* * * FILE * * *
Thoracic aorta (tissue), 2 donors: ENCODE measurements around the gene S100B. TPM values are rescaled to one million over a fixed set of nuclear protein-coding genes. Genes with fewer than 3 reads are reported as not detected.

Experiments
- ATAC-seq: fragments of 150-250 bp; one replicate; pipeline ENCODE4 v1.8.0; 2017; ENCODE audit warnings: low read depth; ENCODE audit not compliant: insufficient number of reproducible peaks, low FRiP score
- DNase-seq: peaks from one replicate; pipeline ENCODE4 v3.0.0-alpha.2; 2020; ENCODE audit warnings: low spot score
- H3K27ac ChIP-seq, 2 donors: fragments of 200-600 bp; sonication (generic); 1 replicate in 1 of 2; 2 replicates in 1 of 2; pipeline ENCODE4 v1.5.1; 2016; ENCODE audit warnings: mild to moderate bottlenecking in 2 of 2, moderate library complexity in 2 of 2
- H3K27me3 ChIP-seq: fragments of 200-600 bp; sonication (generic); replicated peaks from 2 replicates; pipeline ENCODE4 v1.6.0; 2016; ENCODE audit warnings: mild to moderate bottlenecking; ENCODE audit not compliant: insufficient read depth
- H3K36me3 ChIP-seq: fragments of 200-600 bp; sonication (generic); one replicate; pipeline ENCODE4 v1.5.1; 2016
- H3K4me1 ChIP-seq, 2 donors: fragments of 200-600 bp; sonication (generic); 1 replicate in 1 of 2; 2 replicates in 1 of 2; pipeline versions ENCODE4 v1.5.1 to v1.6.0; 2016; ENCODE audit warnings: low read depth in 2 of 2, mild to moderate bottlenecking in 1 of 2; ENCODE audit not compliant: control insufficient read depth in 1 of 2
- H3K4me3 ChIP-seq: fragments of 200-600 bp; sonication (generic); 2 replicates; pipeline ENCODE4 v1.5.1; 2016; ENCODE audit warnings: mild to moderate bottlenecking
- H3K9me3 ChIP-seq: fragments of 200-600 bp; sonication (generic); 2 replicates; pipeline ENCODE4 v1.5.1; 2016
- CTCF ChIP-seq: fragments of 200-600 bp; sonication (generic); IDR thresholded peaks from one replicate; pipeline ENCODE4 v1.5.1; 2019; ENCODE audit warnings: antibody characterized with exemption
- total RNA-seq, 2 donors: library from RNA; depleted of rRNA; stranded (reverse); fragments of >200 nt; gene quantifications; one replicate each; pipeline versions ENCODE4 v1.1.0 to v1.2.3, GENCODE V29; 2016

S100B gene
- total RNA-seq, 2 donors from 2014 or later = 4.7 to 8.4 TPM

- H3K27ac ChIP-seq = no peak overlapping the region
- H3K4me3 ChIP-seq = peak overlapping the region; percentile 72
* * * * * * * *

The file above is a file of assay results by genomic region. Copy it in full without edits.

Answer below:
Thoracic aorta (tissue), 2 donors: ENCODE measurements around the gene S100B. TPM values are rescaled to one million over a fixed set of nuclear protein-coding genes. Genes with fewer than 3 reads are reported as not detected.

Experiments
- ATAC-seq: fragments of 150-250 bp; one replicate; pipeline ENCODE4 v1.8.0; 2017; ENCODE audit warnings: low read depth; ENCODE audit not compliant: insufficient number of reproducible peaks, low FRiP score
- DNase-seq: peaks from one replicate; pipeline ENCODE4 v3.0.0-alpha.2; 2020; ENCODE audit warnings: low spot score
- H3K27ac ChIP-seq, 2 donors: fragments of 200-600 bp; sonication (generic); 1 replicate in 1 of 2; 2 replicates in 1 of 2; pipeline ENCODE4 v1.5.1; 2016; ENCODE audit warnings: mild to moderate bottlenecking in 2 of 2, moderate library complexity in 2 of 2
- H3K27me3 ChIP-seq: fragments of 200-600 bp; sonication (generic); replicated peaks from 2 replicates; pipeline ENCODE4 v1.6.0; 2016; ENCODE audit warnings: mild to moderate bottlenecking; ENCODE audit not compliant: insufficient read depth
- H3K36me3 ChIP-seq: fragments of 200-600 bp; sonication (generic); one replicate; pipeline ENCODE4 v1.5.1; 2016
- H3K4me1 ChIP-seq, 2 donors: fragments of 200-600 bp; sonication (generic); 1 replicate in 1 of 2; 2 replicates in 1 of 2; pipeline versions ENCODE4 v1.5.1 to v1.6.0; 2016; ENCODE audit warnings: low read depth in 2 of 2, mild to moderate bottlenecking in 1 of 2; ENCODE audit not compliant: control insufficient read depth in 1 of 2
- H3K4me3 ChIP-seq: fragments of 200-600 bp; sonication (generic); 2 replicates; pipeline ENCODE4 v1.5.1; 2016; ENCODE audit warnings: mild to moderate bottlenecking
- H3K9me3 ChIP-seq: fragments of 200-600 bp; sonication (generic); 2 replicates; pipeline ENCODE4 v1.5.1; 2016
- CTCF ChIP-seq: fragments of 200-600 bp; sonication (generic); IDR thresholded peaks from one replicate; pipeline ENCODE4 v1.5.1; 2019; ENCODE audit warnings: antibody characterized with exemption
- total RNA-seq, 2 donors: library from RNA; depleted of rRNA; stranded (reverse); fragments of >200 nt; gene quantifications; one replicate each; pipeline versions ENCODE4 v1.1.0 to v1.2.3, GENCODE V29; 2016

S100B gene
- total RNA-seq, 2 donors from 2014 or later = 4.7 to 8.4 TPM

- H3K27ac ChIP-seq = no peak overlapping the region
- H3K4me3 ChIP-seq = peak overlapping the region; percentile 72